You will also find the interest rate data used in the chart presented in a table form right after the chart below.

*Phone users: Please rotate screen to landscape to see full chart (Bug fix is on the way)

Singapore Savings Bond 2019 Jan vs S$ Retail Bonds

Here, we see something different. SSB Jan 2019 still has lower interest rates than all other listed corporate S$ bonds. It is natural as Singapore Savings Bond is Singapore Government backed and it is as good as being default risk-free. All other corporate bonds should offer higher interest rates to compensate investors for accepting default risk.

(To see the same chart for last month, refer to my blog post on Singapore Savings Bond Dec 2018.)

My point here is not to say the obvious but to highlight a few corporate bonds that are worth considering.

1. Temasek Bond T2023 2.7% with 5-year maturity. It was priced at 2.31% yield as of 4 Dec. If you want to invest a large amount (say >S$100,000), then you will find it difficult to do so with Singapore Savings Bond as there is a investment cap and oversubscribed issues are subject to ballot and reduced allotment. Temasek Bond T2023 can help breach this gap as it can be purchased on SGX in any quantity as long as there is market liquidity. You can read more about this bond in my blog article for its issuance.

2. CapitaMall Trust, Frasers Centerpoint and Astrea IV bonds are suitable bonds for consideration if you wish to accept more risk for a better interest rate return.

*Phone users: Please rotate screen to landscape to see full chart (Bug fix is on the way)

BondMaturity (Years)Yield (%pa)
Oxley 1911050.926.36
Aspial B2004011.336.09
Perennial 2004291.404.25
Oxley 2005181.457.22
Aspial B2008281.736.81
CapitaMall Trust2.222.34
Frasers Centrepoint3.473.40
Temasek 2310254.892.31
Astrea IV 2806149.533.50

 

Singapore Savings Bond 2019 Jan Vs Previous SSB Issues

Now that we have looked at the attractiveness of SSB Jan 2019 compared to all other fixed income investment choices in the market, you should also see how this month’s issue compares with previous SSB issues. You will have a better visualisation of how SSB rates have been trending and how they might trend in the near future. (To see the same chart for last month, refer to my blog post on Singapore Savings Bond Dec 2018.)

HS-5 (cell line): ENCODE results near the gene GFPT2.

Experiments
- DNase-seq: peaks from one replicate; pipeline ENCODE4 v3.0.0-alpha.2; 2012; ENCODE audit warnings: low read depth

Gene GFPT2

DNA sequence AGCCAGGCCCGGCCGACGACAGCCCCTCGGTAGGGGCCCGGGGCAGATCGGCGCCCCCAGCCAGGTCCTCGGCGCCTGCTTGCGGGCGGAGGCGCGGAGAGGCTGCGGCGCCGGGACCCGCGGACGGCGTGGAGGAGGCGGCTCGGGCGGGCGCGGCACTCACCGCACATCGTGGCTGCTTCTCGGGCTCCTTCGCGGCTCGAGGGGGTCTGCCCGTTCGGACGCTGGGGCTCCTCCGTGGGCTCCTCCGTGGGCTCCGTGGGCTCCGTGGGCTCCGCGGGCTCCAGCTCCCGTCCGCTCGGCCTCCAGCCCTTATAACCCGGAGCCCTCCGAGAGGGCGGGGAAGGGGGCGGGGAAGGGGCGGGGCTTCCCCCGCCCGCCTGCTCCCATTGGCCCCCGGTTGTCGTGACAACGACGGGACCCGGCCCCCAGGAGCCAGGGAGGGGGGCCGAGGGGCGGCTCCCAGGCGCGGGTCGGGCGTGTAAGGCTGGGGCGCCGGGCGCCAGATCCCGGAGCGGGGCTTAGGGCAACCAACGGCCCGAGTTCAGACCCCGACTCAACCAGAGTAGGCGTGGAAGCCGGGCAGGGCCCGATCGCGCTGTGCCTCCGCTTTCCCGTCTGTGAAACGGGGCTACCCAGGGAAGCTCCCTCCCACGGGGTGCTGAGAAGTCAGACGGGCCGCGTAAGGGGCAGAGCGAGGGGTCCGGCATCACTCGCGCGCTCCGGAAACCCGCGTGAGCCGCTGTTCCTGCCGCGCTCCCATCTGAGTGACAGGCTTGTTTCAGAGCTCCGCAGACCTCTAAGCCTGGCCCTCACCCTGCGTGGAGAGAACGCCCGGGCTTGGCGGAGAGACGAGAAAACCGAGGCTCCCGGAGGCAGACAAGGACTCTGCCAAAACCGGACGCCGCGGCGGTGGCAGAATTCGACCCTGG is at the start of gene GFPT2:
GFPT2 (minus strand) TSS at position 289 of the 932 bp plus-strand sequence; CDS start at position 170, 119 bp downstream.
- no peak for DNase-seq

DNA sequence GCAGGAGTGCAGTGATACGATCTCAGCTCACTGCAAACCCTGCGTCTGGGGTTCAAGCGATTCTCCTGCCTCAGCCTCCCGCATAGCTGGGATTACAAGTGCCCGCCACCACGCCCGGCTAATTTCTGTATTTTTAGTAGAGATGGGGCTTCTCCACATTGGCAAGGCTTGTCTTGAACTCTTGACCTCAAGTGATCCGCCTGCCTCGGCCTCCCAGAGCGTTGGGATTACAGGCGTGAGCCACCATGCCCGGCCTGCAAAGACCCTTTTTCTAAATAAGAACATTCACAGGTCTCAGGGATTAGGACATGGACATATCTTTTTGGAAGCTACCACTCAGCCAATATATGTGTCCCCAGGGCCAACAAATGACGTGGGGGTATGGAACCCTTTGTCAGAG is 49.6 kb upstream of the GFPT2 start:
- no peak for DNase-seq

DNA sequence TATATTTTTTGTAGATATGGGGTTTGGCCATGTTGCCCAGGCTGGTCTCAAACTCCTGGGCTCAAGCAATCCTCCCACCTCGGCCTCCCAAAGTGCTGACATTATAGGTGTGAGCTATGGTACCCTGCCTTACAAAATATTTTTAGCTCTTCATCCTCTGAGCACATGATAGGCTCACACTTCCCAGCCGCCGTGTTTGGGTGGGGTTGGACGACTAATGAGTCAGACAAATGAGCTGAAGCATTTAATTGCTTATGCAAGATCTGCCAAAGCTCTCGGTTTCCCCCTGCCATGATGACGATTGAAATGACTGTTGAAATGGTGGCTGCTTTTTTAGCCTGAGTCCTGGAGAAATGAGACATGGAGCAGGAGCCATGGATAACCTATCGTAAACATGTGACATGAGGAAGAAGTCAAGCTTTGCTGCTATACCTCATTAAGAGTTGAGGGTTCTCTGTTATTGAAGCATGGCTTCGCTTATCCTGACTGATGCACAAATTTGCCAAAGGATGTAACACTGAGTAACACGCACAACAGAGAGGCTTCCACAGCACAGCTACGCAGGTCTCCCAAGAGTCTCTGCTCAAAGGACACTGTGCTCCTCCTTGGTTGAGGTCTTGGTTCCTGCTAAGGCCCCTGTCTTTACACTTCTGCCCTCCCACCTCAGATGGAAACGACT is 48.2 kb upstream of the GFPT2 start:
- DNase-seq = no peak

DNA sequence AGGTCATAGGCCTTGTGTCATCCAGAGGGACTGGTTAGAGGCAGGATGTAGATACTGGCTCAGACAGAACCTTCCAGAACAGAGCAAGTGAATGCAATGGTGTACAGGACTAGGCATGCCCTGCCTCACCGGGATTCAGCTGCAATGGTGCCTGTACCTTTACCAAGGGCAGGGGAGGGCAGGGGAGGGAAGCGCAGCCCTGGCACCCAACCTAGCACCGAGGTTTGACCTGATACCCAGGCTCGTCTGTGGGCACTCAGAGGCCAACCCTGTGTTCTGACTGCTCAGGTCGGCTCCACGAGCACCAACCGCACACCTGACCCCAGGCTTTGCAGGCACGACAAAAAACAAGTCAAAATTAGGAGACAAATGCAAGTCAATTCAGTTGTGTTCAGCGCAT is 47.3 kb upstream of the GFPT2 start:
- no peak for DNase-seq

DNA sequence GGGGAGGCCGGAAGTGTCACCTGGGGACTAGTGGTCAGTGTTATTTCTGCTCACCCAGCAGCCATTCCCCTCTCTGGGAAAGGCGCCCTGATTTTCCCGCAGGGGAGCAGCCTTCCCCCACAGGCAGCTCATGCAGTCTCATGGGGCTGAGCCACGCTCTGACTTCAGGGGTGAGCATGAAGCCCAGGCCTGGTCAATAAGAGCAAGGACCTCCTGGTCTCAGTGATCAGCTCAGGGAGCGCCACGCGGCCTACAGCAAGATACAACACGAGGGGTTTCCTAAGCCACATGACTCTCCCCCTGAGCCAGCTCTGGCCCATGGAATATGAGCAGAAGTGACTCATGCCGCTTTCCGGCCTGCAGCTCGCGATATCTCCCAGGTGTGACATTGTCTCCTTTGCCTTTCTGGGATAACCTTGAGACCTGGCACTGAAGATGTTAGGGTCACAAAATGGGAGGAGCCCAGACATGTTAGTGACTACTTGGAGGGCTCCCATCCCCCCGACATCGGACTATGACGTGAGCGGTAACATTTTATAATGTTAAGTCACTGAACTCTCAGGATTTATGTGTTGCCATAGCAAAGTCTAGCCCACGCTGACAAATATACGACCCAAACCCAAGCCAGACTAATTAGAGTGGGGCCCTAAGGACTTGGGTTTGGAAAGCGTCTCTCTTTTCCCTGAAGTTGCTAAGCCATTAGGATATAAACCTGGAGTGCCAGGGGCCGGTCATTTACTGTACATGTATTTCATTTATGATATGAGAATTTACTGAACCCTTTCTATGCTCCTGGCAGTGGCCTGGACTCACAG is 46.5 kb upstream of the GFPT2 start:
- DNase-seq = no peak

SSB Yield For Last 6 Issue 201812

Short Term Interest Rates Are Excellent

The first key takeaway that you can tell from the chart above is that Singapore Saving Bond 2019 Jan offers good interest rates for Year 1. It is the highest among 6 issues, at 2.01%pa. If you have been waiting for the right SSB for short-term money fund, this is a great time to invest.

Medium-to-Long Term Interest Rates Are Less Attractive

The yield curve is inverting – shorter term rates are increasing faster than longer term yields. For those of you holding on to earlier Singapore Savings Bond issues, you should continue to hold them if you want to hold them for long term.

Conclusion

In my opinion, Singapore Savings Bond 2019 Jan is a good choice for those who want to deploy funds in a fixed income asset.

First, interest rates have fallen, as a result of US Fed comments on a slower pace of monetary tightening. This means that SSB Jan 2019, with locked-in rates of Nov 2018, will offer better rates than similar products such as SGS bonds valued in the market today.

Second, the yield curve is in danger of inverting, something we usually associate with a recession. This means that short term yields will keep trending higher while long term yields fall. You should park money in longer term, less risky bonds such as Singapore Savings Bond.

One problem is that the Singapore Savings Bond tend to be oversubscribed in popular months and it might happen again this month with the safe haven playbook becoming a fast-developing theme. With strong demand, you might not get the full amount that you apply for – the typical allotment starts from S$10,000. If you have excess funds that need to be deployed, you should consider alternatives such as corporate S$ bonds that I have mentioned above.

Verdict: Should Buy!